Weekend Ticket: 64th annual Community Easter Egg Hunt set for Saturday
NATCHEZ — For decades, hundreds of children from all around the Miss-Lou line up at Duncan Park each year on Saturday morning before Easter, where thousands of brightly colored eggs were waiting to be found.
The 64th Annual Miss-Lou Easter Egg Hunt begins at 10 a.m. Saturday at Duncan Park. Bob Ewing, organizer and promoter of the festivities, said the event is free to all children 8 years old and younger.
In previous hunts, Ewing said children would arrive as early as 8 a.m. — some of them gripping Easter baskets and some with plastic bags — and wait in anticipation for him to blow his whistle at 10 a.m. for the hunt to begin.
“To me, the Miss-Lou Easter Egg Hunt is an iconic event in the city of Natchez,” Ewing said. “I don’t have to do any advertising or anything and hundreds of kids will still show up Saturday morning at Duncan Park.”
Ewing said his father, P.K. Ewing, started the hunt 64 years ago at the former Natchez Children’s Home, where he would hide painted and dyed hard-boiled eggs. Since then, the event has moved to accommodate 400 or more children who have shown up faithfully to the event year after year.
Ewing took charge of hosting the hunt nearly 27 years ago, he said. While the children waited he would scatter thousands of eggs on the hills of Duncan Park, some of them stuffed with candy and others with numbered slips of paper hidden inside.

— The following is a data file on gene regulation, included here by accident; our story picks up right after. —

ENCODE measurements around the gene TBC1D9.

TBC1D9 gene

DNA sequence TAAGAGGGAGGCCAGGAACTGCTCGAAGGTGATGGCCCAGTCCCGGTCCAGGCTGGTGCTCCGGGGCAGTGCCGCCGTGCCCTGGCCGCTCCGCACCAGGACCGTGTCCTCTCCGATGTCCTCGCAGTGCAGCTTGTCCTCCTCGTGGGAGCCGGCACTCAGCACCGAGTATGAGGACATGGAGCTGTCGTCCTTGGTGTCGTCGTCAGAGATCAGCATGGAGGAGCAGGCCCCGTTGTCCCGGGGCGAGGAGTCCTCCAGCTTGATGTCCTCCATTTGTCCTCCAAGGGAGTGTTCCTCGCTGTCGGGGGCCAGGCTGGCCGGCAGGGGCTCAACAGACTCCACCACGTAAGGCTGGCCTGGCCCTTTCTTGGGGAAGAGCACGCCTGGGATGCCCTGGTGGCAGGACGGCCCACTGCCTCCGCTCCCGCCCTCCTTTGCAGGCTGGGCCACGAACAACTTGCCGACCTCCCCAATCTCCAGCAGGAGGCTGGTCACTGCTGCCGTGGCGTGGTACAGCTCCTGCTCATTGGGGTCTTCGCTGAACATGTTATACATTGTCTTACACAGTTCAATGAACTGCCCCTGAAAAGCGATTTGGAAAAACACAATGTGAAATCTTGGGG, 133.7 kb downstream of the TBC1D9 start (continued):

The numbers correspond with numbered boxes that hold various prizes that would not fit inside of plastic eggs — stuffed animals, Barbie dolls, Hot Wheels, 5 or 6 bicycles and other prizes.
As soon as he blows his whistle, Ewing said the children take off at a run and have most of the eggs gathered in minutes.
“When you get out there, the first thing you’re going to think is ‘Holy smokes, look at all of these toys,’’’ Ewing said. “This isn’t just the stuff you get from the dollar store. This is good stuff. … I’ve got more good toys this year than I’ve ever had.”
Ewing said he started collecting donations from local business owners and sponsors of the hunt around the winter holidays and began shopping for toys in January.
“I have a good relationship with the merchants here,” he said. “They’ll set aside what they’re about to mark down for me to come get. … It’s a well-known Natchez event. There are smaller Easter egg hunts at churches here and there, but none of them are this big.”